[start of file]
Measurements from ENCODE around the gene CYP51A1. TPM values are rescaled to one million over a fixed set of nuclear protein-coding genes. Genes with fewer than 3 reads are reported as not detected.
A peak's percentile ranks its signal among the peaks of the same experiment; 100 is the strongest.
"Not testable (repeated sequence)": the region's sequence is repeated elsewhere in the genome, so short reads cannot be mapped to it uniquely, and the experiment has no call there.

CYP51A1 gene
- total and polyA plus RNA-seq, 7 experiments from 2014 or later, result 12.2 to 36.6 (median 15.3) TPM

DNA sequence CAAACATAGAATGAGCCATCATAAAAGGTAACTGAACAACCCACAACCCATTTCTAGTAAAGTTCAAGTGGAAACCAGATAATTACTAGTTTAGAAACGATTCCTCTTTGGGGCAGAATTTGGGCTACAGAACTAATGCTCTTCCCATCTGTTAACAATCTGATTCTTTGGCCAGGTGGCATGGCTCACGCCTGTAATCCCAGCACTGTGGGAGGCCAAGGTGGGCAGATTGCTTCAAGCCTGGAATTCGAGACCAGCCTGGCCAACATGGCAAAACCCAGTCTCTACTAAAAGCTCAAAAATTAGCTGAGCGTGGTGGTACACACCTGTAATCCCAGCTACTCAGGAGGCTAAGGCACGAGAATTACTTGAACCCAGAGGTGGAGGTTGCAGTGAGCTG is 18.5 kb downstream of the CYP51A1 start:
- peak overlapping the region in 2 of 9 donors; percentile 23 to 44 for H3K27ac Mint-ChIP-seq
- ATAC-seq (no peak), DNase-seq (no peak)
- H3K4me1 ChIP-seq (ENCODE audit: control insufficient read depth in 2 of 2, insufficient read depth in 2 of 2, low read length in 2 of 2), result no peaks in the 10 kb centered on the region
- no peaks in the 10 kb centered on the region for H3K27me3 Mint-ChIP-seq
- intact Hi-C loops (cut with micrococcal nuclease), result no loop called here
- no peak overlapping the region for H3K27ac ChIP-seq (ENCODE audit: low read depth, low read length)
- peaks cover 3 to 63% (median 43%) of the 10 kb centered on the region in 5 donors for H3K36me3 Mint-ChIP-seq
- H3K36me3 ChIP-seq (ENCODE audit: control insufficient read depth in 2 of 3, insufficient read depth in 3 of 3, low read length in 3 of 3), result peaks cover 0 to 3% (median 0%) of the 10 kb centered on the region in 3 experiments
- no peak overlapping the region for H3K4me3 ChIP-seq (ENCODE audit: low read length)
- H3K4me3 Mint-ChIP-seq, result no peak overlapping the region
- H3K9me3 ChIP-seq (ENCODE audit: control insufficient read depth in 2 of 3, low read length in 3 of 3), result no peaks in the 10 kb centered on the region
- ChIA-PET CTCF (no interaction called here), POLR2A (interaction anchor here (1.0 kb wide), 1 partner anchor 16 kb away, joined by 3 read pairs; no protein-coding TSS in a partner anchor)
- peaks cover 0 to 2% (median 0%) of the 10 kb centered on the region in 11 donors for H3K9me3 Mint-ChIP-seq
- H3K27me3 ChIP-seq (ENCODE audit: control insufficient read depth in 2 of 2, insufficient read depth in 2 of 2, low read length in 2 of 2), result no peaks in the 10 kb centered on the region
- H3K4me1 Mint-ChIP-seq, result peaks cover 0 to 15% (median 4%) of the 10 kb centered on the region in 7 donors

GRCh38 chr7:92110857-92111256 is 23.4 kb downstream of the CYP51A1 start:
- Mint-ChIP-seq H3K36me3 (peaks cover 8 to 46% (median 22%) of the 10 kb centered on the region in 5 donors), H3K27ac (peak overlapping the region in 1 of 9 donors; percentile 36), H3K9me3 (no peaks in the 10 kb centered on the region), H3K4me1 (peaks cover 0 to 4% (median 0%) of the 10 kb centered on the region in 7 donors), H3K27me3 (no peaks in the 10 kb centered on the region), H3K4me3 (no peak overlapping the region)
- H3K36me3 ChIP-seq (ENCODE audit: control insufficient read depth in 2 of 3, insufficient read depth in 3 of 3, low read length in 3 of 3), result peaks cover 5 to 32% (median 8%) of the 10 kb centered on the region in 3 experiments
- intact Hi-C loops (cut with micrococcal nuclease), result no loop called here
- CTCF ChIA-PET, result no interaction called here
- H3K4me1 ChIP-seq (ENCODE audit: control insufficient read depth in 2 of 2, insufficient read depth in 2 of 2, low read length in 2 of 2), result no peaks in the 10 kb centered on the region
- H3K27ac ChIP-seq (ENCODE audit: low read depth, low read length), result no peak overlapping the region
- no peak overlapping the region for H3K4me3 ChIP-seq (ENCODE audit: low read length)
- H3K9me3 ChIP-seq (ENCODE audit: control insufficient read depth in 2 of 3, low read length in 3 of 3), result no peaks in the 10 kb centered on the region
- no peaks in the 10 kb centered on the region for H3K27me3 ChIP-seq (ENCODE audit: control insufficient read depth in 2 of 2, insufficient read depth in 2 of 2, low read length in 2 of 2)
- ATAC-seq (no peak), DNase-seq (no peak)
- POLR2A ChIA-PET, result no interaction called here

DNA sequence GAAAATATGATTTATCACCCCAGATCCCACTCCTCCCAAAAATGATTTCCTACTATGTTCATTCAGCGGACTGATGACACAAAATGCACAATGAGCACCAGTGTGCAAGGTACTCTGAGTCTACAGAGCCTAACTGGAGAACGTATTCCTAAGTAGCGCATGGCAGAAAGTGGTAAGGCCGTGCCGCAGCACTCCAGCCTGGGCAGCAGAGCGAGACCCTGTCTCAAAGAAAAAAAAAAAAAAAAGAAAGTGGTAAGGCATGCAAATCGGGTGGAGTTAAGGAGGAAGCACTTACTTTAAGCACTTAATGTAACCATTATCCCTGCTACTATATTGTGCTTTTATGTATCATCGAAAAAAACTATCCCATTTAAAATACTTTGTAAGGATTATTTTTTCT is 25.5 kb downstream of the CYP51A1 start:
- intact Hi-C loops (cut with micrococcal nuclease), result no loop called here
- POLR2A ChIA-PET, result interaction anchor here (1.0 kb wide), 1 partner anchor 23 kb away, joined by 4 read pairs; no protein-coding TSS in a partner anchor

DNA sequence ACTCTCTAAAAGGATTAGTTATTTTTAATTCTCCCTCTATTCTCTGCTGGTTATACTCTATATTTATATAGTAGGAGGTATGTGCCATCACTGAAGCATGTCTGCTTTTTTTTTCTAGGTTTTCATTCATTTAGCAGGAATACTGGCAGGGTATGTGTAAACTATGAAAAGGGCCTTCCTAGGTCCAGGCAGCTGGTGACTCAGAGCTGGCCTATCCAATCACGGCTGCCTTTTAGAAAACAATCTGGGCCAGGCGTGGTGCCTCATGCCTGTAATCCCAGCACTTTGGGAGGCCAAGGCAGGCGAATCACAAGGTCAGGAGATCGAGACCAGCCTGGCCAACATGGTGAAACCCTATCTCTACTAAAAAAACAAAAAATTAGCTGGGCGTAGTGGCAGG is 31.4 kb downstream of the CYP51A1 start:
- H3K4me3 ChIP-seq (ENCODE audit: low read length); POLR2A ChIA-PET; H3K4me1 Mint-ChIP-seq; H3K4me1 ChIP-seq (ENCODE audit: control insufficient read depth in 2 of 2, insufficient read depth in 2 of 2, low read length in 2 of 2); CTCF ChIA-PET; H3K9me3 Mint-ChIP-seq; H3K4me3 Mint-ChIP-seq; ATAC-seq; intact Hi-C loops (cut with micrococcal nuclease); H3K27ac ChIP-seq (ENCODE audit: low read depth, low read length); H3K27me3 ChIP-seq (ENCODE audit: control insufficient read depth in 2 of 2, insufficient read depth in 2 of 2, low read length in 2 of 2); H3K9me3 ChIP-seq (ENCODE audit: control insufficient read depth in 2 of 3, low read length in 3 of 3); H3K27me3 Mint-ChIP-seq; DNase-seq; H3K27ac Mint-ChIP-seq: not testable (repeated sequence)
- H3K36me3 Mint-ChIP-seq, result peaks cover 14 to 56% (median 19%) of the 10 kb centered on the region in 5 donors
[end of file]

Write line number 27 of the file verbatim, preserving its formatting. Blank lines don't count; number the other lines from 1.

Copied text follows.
- H3K4me1 ChIP-seq (ENCODE audit: control insufficient read depth in 2 of 2, insufficient read depth in 2 of 2, low read length in 2 of 2), result no peaks in the 10 kb centered on the region